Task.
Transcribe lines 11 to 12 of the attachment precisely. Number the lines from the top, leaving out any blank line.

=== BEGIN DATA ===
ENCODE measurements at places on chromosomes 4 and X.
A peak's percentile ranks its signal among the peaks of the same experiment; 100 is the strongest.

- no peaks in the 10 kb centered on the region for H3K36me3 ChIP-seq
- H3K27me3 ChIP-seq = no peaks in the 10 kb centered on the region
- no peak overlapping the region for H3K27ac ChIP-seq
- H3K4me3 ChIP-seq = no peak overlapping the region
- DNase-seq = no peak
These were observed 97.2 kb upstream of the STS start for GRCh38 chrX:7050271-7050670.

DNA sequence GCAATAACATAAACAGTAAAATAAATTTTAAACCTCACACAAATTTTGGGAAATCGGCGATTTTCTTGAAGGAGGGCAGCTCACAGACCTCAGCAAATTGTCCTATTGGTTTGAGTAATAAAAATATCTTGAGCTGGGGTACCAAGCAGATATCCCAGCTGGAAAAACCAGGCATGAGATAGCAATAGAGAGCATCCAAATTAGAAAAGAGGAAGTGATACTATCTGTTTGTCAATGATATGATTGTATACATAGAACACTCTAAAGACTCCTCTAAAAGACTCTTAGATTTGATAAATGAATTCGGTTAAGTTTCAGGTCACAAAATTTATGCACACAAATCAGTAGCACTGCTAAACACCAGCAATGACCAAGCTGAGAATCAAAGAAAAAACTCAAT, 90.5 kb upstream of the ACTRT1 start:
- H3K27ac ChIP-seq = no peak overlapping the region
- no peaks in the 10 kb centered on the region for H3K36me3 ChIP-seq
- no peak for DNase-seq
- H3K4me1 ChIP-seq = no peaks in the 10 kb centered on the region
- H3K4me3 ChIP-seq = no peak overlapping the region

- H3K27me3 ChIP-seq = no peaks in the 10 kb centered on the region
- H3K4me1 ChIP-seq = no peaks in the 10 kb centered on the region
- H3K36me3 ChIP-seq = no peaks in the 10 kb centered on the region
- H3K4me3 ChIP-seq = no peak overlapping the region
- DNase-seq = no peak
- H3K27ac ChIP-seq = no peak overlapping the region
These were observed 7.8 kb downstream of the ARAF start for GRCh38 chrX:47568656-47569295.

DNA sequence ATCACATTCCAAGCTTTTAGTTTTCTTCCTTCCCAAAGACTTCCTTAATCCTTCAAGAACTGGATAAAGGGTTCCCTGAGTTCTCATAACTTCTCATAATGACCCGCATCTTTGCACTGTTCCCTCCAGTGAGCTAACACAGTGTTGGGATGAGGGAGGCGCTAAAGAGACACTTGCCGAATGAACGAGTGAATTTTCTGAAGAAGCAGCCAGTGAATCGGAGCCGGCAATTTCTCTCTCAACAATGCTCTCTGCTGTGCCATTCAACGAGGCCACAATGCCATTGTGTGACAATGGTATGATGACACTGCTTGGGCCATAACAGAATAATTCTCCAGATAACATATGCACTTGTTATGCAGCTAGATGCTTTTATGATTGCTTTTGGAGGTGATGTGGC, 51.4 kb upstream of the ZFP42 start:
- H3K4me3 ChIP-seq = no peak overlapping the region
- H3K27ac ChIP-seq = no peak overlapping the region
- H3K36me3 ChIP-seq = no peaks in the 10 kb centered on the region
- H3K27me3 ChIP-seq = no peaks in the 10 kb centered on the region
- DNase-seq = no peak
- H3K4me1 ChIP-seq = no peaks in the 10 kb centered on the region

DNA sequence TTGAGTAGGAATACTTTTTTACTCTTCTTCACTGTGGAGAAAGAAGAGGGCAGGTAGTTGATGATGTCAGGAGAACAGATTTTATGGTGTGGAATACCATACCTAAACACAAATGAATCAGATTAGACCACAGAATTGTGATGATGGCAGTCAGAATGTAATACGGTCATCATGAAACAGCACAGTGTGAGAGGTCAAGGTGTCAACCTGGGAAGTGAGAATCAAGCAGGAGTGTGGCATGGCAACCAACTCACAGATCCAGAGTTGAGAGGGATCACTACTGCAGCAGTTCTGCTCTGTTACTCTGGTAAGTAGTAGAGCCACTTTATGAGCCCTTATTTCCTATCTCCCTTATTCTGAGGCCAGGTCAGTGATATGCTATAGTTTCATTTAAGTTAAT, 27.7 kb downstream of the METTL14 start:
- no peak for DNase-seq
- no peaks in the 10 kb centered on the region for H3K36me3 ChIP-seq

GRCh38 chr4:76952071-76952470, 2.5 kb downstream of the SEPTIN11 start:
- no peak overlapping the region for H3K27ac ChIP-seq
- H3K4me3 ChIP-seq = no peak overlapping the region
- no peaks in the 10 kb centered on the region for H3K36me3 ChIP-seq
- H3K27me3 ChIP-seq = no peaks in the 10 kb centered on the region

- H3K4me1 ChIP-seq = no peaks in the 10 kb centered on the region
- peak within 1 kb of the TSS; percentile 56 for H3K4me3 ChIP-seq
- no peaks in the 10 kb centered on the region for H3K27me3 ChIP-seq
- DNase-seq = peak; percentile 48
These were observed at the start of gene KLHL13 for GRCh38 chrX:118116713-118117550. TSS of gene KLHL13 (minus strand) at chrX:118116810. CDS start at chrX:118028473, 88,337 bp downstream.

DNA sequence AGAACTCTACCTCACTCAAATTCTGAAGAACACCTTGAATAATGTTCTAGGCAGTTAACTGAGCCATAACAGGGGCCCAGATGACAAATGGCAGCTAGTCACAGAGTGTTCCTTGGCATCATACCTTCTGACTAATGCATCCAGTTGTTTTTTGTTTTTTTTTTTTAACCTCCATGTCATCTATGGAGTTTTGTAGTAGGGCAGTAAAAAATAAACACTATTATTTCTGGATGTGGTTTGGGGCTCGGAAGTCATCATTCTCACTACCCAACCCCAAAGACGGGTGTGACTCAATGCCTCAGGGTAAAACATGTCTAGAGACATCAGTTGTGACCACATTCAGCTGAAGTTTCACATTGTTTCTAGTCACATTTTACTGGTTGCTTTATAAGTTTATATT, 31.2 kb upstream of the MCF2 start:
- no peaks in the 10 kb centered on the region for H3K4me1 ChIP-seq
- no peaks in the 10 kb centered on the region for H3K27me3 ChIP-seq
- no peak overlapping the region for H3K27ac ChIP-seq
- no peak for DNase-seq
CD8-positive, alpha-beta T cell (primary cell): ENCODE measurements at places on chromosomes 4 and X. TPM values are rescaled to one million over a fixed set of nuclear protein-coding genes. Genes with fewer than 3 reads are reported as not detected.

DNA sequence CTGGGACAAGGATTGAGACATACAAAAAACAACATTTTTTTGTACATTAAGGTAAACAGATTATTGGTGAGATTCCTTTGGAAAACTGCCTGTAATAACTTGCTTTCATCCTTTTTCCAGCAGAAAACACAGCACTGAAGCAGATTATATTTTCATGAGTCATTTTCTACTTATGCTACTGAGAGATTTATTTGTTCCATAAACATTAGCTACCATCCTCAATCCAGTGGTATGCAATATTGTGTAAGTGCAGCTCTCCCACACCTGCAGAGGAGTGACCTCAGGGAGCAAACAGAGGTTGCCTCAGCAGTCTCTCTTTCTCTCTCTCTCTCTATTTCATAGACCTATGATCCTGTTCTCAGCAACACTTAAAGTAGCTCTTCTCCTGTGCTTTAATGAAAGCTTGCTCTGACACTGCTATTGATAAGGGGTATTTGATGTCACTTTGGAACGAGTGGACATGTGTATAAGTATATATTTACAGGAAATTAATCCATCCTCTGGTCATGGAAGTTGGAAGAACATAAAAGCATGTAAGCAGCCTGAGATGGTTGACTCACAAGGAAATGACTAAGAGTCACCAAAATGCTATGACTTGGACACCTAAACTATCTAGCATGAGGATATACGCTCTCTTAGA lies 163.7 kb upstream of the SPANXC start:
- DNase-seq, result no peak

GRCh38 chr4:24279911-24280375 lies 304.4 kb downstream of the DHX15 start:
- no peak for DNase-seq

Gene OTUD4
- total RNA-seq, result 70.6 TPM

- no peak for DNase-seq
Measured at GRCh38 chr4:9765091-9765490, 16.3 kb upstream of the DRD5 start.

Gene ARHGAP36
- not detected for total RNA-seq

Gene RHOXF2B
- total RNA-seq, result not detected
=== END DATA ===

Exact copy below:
- no peaks in the 10 kb centered on the region for H3K36me3 ChIP-seq
- no peak for DNase-seq